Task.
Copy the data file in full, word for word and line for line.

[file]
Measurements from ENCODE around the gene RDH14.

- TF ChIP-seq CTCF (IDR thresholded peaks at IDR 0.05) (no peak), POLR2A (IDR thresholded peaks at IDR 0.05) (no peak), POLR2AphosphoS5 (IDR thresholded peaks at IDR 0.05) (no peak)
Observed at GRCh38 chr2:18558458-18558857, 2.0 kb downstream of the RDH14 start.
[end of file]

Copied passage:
Measurements from ENCODE around the gene RDH14.

- TF ChIP-seq CTCF (IDR thresholded peaks at IDR 0.05) (no peak), POLR2A (IDR thresholded peaks at IDR 0.05) (no peak), POLR2AphosphoS5 (IDR thresholded peaks at IDR 0.05) (no peak)
Observed at GRCh38 chr2:18558458-18558857, 2.0 kb downstream of the RDH14 start.